Just south of Nemea, is another note-worthy region that is best known for its white variety Moschofilero, known as Mantinia. Situated in higher elevations, Mantinia has longer growing seasons, which makes it very challenging for winemakers to balance sugar levels. The appellation Mantinia, calls for at least 85% Moschofilero, which can be blended with the local variety, Asproudes. More importantly, Moschofilero from the region of Mantinia, showcases the best expressions of citrus fruit, elegent acidity, and aromatic bouquets. The climate in this mountainous terrain is cool and fresh during the summers, with adequate rainfall during the growing season. Many negociants have flocked to Mantinia in search of its high quality Moschofilero that could also become the white variety to push Greece’s wine culture into mainstream acceptance. It has all the friendly characteristics that Westerners look for in a simple and pleasant wine.

Featured Wineries: Nasiakos Winery, Domaine Tselepos, Troupis Winery, Domaine Antonopoulos.

Arguably the most unique wine region in the world. Situated on a volcanic island in the Cyclades, Santorini has been growing grapes from the same root stock for centuries. Santorini produces some of the finest and interesting wines in the world, thanks to its unique terroir that consists of a porous terrain that is rich in pumice and lava stone, plenty of sunshine, and barely any rainfall during the year. Vines on Santorini, which are shapes like wire baskets to protect themselves from strong winds, drink from moisture absorbed by the ground or from overnight mist or dew from temperature changes between dusk to dawn. The native grape variety of Santorini, Assyrtiko, is also considered Greece’s best white grape. Due to its high sugar and alcohol levels to compensate its spare fruit and minimal aromas, it is usually blended with aromatic varieties such as Aidani and Athiri. Santorini is also known for its award-winning sweet production called Vinsanto. A process that requires ripe Assyrtico grapes to lay out in the sun until dried like raisins and then undergoes a long and slow fermentation, and then barrel aged for a period of years. The results are an amazing rich and concentrated sweet wine with flavors of figs and honey.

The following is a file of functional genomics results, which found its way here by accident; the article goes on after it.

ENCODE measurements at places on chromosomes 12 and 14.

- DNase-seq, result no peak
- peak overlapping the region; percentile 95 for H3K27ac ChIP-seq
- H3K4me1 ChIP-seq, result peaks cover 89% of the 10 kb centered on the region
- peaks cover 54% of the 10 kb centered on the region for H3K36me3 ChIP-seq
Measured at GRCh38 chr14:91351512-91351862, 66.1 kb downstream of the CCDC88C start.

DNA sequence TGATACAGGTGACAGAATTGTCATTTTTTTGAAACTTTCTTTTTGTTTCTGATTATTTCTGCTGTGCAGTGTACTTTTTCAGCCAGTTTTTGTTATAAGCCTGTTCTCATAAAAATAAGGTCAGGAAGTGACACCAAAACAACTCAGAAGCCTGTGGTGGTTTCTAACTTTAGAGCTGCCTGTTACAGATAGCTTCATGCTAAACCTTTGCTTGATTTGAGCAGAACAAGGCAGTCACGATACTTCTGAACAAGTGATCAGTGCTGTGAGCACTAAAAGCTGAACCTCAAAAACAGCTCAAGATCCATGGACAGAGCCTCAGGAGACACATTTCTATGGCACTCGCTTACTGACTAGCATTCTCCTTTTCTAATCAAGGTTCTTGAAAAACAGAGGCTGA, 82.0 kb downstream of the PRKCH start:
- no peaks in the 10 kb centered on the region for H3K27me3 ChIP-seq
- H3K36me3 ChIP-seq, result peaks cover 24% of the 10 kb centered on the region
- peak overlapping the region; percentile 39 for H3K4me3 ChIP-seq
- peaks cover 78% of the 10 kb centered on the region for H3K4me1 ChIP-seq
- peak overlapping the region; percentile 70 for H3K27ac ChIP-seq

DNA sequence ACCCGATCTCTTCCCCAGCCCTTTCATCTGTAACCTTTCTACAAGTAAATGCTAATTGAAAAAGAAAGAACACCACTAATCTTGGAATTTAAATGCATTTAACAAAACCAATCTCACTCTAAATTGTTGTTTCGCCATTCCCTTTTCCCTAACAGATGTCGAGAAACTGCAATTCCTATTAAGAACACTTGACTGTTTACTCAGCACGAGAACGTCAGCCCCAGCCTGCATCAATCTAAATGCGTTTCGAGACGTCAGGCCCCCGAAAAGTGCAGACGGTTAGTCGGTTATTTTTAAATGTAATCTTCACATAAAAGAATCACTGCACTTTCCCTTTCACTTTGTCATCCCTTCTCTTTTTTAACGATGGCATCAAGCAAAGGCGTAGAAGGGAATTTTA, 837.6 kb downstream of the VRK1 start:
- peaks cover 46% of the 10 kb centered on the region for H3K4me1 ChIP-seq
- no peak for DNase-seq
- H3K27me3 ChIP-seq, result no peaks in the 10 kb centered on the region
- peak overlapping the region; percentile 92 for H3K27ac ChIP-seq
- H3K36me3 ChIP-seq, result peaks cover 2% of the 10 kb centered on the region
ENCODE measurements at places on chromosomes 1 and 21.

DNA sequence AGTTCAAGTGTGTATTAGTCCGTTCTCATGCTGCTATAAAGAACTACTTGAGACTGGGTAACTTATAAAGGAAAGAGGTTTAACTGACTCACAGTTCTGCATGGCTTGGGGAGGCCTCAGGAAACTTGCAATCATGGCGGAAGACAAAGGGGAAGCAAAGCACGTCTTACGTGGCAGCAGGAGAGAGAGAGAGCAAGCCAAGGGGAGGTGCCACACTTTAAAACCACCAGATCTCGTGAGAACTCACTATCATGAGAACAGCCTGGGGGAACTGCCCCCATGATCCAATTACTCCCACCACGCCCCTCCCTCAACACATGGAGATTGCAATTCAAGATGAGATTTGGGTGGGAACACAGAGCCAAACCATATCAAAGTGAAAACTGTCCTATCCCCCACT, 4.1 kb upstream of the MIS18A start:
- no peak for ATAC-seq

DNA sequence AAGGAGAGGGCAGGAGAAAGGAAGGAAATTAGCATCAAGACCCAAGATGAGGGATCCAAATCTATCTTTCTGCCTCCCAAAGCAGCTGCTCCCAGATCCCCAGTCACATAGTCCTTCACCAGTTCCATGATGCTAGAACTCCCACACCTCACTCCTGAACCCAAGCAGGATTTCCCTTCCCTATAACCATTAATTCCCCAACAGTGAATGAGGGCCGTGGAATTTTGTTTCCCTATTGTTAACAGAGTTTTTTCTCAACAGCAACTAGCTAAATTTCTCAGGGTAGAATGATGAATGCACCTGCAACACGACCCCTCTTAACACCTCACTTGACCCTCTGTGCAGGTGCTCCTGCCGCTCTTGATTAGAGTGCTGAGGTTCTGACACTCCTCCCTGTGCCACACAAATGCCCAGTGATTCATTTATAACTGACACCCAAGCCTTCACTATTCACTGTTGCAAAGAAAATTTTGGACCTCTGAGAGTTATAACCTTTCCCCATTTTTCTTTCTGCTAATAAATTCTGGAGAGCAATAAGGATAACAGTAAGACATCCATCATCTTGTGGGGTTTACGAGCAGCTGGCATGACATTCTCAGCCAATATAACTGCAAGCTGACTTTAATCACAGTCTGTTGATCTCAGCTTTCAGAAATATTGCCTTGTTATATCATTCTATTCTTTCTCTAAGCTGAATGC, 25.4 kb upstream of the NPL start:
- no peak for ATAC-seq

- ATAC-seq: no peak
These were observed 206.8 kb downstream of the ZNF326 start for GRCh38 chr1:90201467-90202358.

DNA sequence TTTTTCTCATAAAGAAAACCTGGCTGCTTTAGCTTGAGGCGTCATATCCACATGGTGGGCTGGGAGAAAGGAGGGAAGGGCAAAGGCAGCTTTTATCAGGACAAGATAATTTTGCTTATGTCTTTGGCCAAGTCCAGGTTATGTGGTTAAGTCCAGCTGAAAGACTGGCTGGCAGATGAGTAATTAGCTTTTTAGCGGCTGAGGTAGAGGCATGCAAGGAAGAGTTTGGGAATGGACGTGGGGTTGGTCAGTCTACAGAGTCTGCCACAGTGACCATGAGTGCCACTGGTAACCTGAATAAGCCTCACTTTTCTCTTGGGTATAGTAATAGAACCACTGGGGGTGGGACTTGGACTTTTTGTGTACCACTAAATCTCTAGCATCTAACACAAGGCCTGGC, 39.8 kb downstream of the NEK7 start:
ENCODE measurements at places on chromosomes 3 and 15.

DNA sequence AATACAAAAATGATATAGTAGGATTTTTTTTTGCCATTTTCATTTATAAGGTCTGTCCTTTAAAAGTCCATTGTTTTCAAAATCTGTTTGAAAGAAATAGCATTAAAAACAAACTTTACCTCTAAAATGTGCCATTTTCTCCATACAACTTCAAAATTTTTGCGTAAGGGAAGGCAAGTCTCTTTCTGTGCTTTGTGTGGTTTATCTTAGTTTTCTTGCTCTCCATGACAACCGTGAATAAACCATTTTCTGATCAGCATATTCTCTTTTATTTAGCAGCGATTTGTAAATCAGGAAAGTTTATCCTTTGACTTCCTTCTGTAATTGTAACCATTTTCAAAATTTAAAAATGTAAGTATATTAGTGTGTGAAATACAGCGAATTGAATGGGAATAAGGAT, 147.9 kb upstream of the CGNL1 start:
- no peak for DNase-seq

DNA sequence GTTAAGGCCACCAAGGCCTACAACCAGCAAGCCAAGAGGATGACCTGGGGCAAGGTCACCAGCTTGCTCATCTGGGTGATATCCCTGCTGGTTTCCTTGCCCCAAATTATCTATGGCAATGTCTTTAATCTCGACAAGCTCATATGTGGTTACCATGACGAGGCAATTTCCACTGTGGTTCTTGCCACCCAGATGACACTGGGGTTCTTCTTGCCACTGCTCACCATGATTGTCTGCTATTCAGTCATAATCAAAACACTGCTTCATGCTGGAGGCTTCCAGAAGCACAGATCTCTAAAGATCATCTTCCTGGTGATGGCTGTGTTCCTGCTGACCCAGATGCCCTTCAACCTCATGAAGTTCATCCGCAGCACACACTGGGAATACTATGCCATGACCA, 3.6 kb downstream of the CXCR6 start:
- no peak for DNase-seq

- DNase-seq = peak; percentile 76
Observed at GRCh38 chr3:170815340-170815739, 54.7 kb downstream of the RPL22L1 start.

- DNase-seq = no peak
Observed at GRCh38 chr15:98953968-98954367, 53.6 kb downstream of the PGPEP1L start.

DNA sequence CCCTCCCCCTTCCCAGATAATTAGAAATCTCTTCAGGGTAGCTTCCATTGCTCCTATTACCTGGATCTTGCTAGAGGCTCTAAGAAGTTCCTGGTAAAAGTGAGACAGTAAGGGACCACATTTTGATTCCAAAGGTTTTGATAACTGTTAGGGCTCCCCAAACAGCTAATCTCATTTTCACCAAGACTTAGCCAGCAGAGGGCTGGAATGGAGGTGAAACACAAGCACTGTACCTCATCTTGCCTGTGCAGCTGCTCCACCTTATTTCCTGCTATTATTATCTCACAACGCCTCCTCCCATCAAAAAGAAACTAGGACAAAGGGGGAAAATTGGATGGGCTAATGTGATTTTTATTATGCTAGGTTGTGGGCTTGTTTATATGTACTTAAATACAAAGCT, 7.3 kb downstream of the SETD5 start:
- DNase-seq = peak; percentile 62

Featured Wineries: Santo Winery, Domaine Sigalas, Hatzidakis Estates, Argyros Estates, Gaia Estates, and Koutsoyianopoulos Winery.

Considered to be the crown jewel of the Makedonian wine region, Naoussa received its appellation status in 1971. Home of the noble grape variety Xynomavro, which many speculate has strong roots and origins to Pinot Noir. Naoussa overlooks the central plains of Makedonia. The soil composition is mainly limestone, clay, sand, and loam. Naoussa tends to have a cooler climate with some tricky winds during the growing season that make it challenging for growers. The Boutari family has alot to do with Naoussa’s success and reputation. Unlike some of Greece’s other fast-growing regions, Naoussa’s development is slow and steady for the last 30 years. Naoussa is still dedicated solely to the variety Xynomavro that produces quite complex wines, but if made well can be compared to some great Burgundian reds and maybe even some reds from Barolo. Xynomavro, a very temperate variety, usually lacks color and consists of high tannins and acidity that typically need food to be enjoyed best.

Featured Wineries: Kir-Yianni Estates, Vaeni Winer, Karydas, and Thymiopoulos Winery